The basic approach is to stimulate hair growth at the root by giving your body the support it needs. Many women find that a nutrient-rich diet, high-quality nutritional supplements and a little stress relief can do wonders. If you find your hair loss is connected to a thyroid, hormonal, or stress imbalance, a specific herbal combination product will help to rebalance your body naturally.
Phytoestrogenic herbs, such as ginseng or black cohosh, contain estrogenic components produced by plants. These herbs, at first, do treat the underlying hormonal imbalance by introducing these plant-based estrogens into the body. However, as a result of adding outside hormones, a woman's body may become less capable of producing estrogen on its own. This causes a further decrease of the body's own hormone levels.
Buy Nizoral shampoo at the grocery store. Ketoconazole, the primary ingredient in Nizoral, was proven in a Belgian study entitled, "Ketoconazole Shampoo: Effect of Long-Term Use in Androgenic Alopecia," published in the 1998 Journal of Dermatology to be as effective for stimulating hair growth and increasing hair density as two percent minoxidil. Researchers considered ketoconazole a promising addition for the long-term treatment of androgenic alopecia.
There’s no single cause. Triggers range from medical conditions -- as many as 30 -- to stress and lifestyle factors, like what you eat. Your genes play a role, too. Sometimes doctors can’t find a specific reason. As a starting point, hair loss experts suggest you get tested for thyroid problems and hormone imbalances. Hair often grows back once the cause is addressed.
Before you start hormone replacement therapy, it's important to talk to your doctor about the possible risks and negative effects versus the benefits of HRT. If you're already at an increased risk for health conditions like heart disease, cancer, and blood clots, HRT may not be the best hair loss treatment for you. If you are prescribed HRT, it important to take the lowest doses that are effective, and to only take the drugs for the shortest amount of time needed to control symptoms.
There are also other visual cues that women can look for over time. Although men’s hair tends to recede from the forehead or the crown of the head, women tend to notice thinning on the top third to one half of the scalp. Sometimes their frontal line stays intact, says Nicole Rogers, MD, of Old Metairie Dermatology in Metairie, La. Women may see a part that is gradually becoming wider or see more of their scalp than normal when their hair is pulled back.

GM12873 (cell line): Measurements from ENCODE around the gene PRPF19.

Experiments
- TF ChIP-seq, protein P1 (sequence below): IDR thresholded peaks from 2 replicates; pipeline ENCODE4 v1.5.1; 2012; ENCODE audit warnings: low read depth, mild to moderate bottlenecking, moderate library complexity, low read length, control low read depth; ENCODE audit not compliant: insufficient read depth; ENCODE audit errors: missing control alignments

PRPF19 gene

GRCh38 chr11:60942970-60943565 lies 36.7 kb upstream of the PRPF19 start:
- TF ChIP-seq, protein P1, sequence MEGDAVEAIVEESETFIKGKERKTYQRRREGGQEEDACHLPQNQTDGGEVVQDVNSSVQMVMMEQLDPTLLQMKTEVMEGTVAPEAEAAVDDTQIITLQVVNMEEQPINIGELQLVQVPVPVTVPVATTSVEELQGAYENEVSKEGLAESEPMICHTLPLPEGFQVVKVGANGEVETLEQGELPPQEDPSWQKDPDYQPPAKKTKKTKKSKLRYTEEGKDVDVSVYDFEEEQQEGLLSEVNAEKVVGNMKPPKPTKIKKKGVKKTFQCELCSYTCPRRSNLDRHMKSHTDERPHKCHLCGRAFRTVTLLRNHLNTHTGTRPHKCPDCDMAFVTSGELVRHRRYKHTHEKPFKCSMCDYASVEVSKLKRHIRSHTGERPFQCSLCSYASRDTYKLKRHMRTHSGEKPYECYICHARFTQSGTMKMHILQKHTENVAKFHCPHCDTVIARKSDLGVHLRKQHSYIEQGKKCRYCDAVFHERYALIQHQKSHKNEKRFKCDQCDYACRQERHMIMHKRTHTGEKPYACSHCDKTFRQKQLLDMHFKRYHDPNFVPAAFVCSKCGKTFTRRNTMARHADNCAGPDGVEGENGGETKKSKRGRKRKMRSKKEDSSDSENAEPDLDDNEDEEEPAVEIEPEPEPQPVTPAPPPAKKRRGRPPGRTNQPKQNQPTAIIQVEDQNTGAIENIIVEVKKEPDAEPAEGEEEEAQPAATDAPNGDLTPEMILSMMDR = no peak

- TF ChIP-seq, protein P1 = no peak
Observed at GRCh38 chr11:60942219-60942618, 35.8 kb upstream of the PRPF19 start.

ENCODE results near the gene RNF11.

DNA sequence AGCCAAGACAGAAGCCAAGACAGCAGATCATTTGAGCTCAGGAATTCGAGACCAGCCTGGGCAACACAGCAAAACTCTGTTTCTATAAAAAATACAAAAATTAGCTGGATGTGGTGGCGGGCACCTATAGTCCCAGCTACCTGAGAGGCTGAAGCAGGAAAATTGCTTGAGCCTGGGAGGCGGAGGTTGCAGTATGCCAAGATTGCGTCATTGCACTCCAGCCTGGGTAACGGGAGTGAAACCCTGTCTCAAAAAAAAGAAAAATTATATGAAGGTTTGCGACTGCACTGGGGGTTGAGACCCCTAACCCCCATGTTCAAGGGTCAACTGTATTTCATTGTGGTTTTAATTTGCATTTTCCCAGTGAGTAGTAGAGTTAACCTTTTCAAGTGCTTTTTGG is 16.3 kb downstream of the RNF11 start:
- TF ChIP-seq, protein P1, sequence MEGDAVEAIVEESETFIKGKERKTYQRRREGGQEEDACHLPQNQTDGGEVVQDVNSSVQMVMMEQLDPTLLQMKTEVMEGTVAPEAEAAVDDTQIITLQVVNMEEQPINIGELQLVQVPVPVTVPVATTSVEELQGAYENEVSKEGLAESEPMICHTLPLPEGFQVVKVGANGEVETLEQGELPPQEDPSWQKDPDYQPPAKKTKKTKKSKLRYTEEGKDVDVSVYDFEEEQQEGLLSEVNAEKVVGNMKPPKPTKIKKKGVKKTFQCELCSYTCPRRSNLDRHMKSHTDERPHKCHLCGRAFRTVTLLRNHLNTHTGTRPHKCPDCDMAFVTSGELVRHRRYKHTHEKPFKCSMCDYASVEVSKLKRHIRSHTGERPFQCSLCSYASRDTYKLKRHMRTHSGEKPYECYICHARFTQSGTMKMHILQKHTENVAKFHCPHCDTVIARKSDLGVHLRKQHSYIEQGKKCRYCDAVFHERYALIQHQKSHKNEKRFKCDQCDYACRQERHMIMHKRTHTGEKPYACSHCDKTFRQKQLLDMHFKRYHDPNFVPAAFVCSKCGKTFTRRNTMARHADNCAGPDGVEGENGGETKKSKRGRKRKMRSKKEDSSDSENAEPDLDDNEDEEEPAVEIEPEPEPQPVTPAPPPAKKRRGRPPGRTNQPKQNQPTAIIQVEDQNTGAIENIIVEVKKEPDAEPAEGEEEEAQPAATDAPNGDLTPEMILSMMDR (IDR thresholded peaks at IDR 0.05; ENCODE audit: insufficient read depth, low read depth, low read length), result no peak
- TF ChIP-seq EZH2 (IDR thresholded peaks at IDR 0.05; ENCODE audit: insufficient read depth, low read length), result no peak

Common types include: male-pattern hair loss, female-pattern hair loss, alopecia areata, and a thinning of hair known as telogen effluvium. The cause of male-pattern hair loss is a combination of genetics and male hormones, the cause of female pattern hair loss is unclear, the cause of alopecia areata is autoimmune, and the cause of telogen effluvium is typically a physically or psychologically stressful event. Telogen effluvium is very common following pregnancy.
I have struggled with my hair for a long time now. I am quickly approaching my 40s and I have bad hair quality. Recently, I have also noticed that my hair has stopped growing as it used to. A few years ago I went to the salon on a monthly basis. Now, it takes me almost two months before I even need to cut my hair! I am desperate and I really need help right now. Hair is one of the most important parts of a woman and I don’t want to give up on this one. I went to the doctors but they didn’t found anything wrong with me. The exams I took showed that I am healthy and there’s no reason for this to even happen to me. Please, I really need hair advice urgently!!!!!!!!!!!!